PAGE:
Disabled adults experience increased depression, anxiety during COVID-19
Social isolation was the main predictor of increased depression and anxiety among disabled adults during the novel coronavirus (COVID-19), according to a new study.
The study, published in the journal, Rehabilitation Psychology, was conducted by researchers at Oregon State University (OSU). They sought to examine the mental health impact of COVID-19 on people with disabilities in relation to stigma, social isolation, and demographic characteristics.
Researchers used data from a larger online survey that examined the health and psychosocial impacts of the COVID-19 pandemic on adults with disabilities living in the United States between October and December 2020. There were 441 participants engaged in the study, all of whom self-identified as having a disability. The results found 61 percent of participants met the criteria for probable major depressive disorder and 50 percent for probable generalized anxiety disorder.
Those statistics are much higher than the pre-pandemic baseline among people with and without disabilities, according to Kathleen Bogart, PhD, co-author on the study and an associate professor of psychology at OSU.
Stigma was also a significant predictor for depression and anxiety, particularly from conversations and policies around medical rationing where disabled people were deemed low priority for lifesaving COVID-19 resources, according to Bogart. For disabled people this translated into greater fear of contracting the virus and needing medical care that might not be available, which caused more social isolation.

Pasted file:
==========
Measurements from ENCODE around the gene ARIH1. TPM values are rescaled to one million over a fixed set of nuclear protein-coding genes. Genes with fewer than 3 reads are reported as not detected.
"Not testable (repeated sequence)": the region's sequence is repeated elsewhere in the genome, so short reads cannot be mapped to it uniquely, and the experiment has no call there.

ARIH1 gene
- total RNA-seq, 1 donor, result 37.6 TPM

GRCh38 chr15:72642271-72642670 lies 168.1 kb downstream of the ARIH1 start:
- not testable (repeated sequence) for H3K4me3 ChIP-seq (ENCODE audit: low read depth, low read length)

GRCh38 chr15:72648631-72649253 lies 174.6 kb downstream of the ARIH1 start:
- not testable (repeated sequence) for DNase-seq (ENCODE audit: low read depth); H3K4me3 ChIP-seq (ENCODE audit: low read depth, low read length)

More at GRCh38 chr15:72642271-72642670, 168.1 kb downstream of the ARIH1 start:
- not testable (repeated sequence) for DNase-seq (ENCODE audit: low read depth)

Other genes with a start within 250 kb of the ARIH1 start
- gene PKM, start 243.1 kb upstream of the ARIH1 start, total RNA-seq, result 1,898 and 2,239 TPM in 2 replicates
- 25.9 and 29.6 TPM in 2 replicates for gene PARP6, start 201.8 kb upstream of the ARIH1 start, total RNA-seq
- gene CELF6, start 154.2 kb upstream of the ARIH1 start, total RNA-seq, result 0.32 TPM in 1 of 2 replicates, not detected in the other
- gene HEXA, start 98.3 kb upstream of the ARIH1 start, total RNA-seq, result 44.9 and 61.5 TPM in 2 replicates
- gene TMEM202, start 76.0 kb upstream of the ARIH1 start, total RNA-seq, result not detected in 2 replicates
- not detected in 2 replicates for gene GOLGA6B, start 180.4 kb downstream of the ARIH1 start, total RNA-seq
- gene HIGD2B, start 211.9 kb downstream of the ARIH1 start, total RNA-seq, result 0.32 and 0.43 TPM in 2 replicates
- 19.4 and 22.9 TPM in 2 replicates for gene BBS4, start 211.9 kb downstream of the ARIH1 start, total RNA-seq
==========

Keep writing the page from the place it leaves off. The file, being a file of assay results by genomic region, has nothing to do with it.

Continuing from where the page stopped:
The researchers said medical practitioners were often directed to focus resources on patients who were likely to have “a good quality of life” after the pandemic, but the healthcare system frequently underestimates the quality of life among disabled people.
The study concluded that social isolation, disability-related stigma, worries about contracting COVID-19, younger age, and physical pain were all major predictors of both depression and anxiety symptoms among the disabled people surveyed. In addition, having a pre-pandemic mental health condition and difficulty accessing basic healthcare supplies were significantly associated with depression symptoms. Participants who identified as having multiple disabilities also reported higher anxiety symptoms as those with high support needs faced disruptions in their formal and informal caregiving.
For those integrative practitioners who treat patients with disabilities, this research can serve as a reminder to become better informed about implicit and explicit ableism. In addition, practitioners can evaluate any practice policies that may hinder accessibility to healthcare and treatment.